NOTEBOOK: Espitia Returns to Practice

BERKELEY -- California got deeper at the linebacker position on Tuesday, with suspended junior Maximo Espitia returning from what was supposed to be a season-long suspension.

BERKELEYCalifornia’s practiced looked a lot different on Tuesday than it had in recent weeks, but not because of what the Bears were doing. Instead, Cal saw the return to full practice of safety Avery Sebastian, running back Jeffrey Coprich and Maximo Espitia, who was suspended for a year for violating team rules at the start of the season.

Espitia worked with the linebackers and the second-team punt rush unit, as well as the second-team defense in seven-on-seven, really breaking well on the ball alongside Hardy Nickerson and Ray Davison. David Garner, Patrick Worstell, Cedric Dozier and A.J. Greathouse were the defensive backs for the second team, while Sebastian got time with the first-team defense alongside Griffin Piatt, as Michael Lowe took a rest.

Head coach Sonny Dykes said in his Tuesday press conference that he would try to rest some of the older, more veteran players on Tuesday, following a three-week stretch where the Bears’ defense had faced 311 total plays. Along with Lowe, defensive end Brennan Scarlett took the day off and didn’t even put on pads or a jersey. Wide receiver Darius Powe, on the other hand, put on full pads and, though he wore a red jersey, his shoulder looked to be in very good shape following a three-week layoff.

“Should get him back this week,” said Dykes.

Powe participated in work against the scout team, catching passes and blocking, though it was clear he wasn’t completely, entirely 100%. He did, however, play against the back seven first-string defense, and made a seven-yard grab in traffic during mid-practice seven-on work.

Safety Stefan McClure -- who’s been hurt two straight pregame warmups and has missed three games – was dressed in full pads, and led the team warm-up.

“Two weeks, he was injured in pregame, so we’re hoping he can make it through pregame this week,” Dykes joked. “I anticipate Stef being back and helping us. He was dressed and ready to play both against Sac State and Arizona. I thought he was going to play, he did too. It just didn’t work that way.”

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There was a continued emphasis on the pass on Tuesday, despite facing run-heavy Washington, as alluded to in Tuesday’s presser by linebacker Michael Barton.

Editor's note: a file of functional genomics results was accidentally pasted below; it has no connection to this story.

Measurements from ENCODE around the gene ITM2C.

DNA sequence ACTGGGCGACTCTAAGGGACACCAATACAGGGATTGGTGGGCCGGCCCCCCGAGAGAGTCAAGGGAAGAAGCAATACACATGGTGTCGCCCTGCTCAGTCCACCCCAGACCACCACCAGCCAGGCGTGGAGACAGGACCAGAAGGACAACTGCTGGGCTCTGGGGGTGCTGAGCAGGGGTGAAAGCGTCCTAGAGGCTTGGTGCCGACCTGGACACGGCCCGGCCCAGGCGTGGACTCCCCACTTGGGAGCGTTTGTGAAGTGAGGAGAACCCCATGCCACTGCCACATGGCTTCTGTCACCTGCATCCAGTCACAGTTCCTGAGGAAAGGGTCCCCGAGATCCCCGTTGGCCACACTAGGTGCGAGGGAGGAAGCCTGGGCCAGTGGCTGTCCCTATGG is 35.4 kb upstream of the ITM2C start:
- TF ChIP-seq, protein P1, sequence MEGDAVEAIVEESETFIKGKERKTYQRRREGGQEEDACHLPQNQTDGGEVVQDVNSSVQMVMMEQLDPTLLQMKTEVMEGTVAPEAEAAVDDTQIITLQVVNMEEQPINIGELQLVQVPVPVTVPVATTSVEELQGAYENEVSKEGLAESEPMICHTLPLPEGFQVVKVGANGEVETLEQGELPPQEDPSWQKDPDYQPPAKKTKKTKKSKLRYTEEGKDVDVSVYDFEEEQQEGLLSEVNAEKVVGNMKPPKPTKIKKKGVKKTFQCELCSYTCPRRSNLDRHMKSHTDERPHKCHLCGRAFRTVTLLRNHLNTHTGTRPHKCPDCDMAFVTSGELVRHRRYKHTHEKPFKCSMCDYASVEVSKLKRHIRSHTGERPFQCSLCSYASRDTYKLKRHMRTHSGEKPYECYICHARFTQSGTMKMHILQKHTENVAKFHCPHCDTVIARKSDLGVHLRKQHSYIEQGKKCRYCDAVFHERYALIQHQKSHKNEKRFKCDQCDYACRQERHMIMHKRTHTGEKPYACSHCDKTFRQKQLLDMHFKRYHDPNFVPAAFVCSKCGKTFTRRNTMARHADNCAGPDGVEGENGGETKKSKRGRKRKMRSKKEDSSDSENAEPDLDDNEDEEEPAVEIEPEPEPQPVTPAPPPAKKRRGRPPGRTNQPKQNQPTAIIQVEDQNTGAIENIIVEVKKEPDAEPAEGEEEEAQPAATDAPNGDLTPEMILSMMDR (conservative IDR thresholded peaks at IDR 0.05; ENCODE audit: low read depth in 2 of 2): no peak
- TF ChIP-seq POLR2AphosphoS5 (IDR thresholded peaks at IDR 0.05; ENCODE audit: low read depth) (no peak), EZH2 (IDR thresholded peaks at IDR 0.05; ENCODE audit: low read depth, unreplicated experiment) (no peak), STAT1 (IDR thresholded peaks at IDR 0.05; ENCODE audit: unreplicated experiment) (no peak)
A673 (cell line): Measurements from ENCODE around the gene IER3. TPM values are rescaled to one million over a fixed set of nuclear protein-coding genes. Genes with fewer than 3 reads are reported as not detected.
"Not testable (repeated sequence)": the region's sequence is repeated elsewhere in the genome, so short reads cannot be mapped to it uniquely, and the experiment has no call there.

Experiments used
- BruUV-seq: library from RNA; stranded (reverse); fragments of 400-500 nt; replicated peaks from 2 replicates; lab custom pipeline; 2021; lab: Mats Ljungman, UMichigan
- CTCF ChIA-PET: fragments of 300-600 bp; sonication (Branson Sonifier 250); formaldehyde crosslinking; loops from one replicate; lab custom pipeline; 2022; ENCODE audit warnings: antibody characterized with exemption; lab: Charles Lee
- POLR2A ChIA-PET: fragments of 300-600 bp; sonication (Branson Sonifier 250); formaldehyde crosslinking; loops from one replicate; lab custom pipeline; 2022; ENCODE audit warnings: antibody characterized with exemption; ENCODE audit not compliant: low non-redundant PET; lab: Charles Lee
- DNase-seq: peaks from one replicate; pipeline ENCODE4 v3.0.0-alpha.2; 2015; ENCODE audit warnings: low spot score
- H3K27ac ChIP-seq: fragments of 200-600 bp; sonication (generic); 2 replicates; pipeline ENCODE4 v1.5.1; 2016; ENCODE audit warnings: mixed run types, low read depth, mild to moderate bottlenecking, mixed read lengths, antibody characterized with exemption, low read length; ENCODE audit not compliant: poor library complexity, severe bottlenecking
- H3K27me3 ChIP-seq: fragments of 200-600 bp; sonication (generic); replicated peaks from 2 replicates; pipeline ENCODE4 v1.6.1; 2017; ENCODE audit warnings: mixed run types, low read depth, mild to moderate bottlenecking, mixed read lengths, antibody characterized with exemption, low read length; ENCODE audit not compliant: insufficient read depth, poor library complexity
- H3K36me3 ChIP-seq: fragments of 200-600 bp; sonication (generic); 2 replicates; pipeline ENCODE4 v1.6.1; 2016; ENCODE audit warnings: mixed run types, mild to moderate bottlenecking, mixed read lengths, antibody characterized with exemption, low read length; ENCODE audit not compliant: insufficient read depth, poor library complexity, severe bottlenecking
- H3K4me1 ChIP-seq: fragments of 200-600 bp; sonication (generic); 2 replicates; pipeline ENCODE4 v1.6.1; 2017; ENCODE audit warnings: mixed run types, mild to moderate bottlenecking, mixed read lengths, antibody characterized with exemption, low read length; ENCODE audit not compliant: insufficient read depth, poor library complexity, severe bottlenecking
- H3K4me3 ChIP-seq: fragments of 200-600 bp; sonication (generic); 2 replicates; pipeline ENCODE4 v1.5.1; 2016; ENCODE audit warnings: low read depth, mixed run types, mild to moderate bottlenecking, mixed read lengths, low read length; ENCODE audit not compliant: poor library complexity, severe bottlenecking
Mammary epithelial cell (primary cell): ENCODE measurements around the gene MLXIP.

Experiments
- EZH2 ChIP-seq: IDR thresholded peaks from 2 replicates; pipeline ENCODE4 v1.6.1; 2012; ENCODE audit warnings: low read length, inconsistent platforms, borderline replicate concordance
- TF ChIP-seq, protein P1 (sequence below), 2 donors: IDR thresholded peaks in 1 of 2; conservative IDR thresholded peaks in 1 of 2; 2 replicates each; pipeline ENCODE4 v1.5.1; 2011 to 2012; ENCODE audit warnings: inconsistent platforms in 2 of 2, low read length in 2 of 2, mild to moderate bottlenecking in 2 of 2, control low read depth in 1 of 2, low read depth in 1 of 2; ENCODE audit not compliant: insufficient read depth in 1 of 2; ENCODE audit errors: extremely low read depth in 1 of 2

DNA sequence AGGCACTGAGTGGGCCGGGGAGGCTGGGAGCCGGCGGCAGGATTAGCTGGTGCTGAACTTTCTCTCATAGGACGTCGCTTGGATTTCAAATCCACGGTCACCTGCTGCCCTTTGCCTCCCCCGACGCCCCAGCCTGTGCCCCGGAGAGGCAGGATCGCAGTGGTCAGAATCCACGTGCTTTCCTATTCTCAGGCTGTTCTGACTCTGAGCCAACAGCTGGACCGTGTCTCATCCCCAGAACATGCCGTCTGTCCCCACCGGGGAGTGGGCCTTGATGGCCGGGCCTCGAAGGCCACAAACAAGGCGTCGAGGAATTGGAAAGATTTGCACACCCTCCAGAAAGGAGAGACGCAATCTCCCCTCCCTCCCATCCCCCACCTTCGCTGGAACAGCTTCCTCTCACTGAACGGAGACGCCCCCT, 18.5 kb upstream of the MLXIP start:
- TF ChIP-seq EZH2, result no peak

“Rush defense is great, but if I’m Washington, and I’m looking at our film, they’re going to want to throw the ball,” he said.

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As for Cal’s rushing defense, the Bears are going to face an offensive line that averages over 320 pounds, anchored by four seniors and one junior.

Cal linebackers and defensive linemen focused on run fits during the middle portion of practice, more than normal, and changed the orientation of the drills from north-south to east-west, along the yard lines, to create a compact, short field for the defense.

The Bears linebackers also worked heavily against tight end sets that they’ll likely see on Saturday, sets designed to bolster the already-hefty offensive line and run blocking schemes.

“They’re going to try and establish a run game and run it a lot,” Dykes said. “They’re really big up front. You put the film on, their offensive line, the biggest thing that stands out is just size. The guys are huge. They’re good players, play physical, and they have a bunch of different tight end type bodies that they can do some creative things with.”

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Late in practice, during a special teams period, running back Vic Enwere and Chibuzo Nwokocha mixed things up a bit on a punt return, but were separated before anything happened. On the next return, Enwere leveled Nwokocha with an enormous block, taking him to the ground, and immediately, both sidelines emptied to break up what was a tense ground-and-pound affair on the turf. The combatants were separated after a moment, with both offense and defense shouting, “Same team!”


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